What sets a subway map apart from other kinds of maps? Why does a knot get tangled up? Why is the Möbius strip skewed in one direction? These topological investigations involve the mathematical analysis of the properties that persist when objects are bent or stretched. In the 20th century, topology developed and became as fundamental as algebra and geometry, with important implications for science, notably physics.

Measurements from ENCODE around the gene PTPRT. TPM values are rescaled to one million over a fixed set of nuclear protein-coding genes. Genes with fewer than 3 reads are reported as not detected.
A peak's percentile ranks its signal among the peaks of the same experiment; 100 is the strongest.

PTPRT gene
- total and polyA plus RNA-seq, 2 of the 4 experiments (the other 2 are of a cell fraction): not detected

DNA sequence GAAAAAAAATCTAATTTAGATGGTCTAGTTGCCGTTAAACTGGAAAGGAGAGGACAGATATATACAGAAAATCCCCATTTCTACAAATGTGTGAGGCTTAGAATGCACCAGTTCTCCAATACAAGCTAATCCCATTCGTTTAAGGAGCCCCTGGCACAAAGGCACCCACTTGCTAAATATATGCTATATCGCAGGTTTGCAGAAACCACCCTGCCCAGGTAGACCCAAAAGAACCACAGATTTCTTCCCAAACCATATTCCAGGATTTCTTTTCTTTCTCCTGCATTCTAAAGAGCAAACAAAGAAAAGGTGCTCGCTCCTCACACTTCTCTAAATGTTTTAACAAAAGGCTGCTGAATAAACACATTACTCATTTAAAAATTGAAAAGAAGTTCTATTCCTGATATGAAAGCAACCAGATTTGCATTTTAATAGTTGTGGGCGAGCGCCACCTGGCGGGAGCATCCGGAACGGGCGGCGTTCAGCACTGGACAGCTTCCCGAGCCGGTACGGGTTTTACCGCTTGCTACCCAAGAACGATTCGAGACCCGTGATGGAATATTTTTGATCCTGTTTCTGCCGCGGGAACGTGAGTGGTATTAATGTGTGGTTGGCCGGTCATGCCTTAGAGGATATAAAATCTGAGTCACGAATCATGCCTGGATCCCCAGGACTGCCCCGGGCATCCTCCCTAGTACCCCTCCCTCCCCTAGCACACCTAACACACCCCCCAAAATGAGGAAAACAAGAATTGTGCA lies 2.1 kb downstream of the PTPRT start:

Richard Earl explores the formal concept of continuity and some of the more aesthetically pleasing topology features in this Very Short Introduction (looking at surfaces). By considering some of the eye-opening situations that helped mathematicians realize a need for studying topology, he pays homage to the historical individuals, problems, and surprises that have spurred the development of this discipline.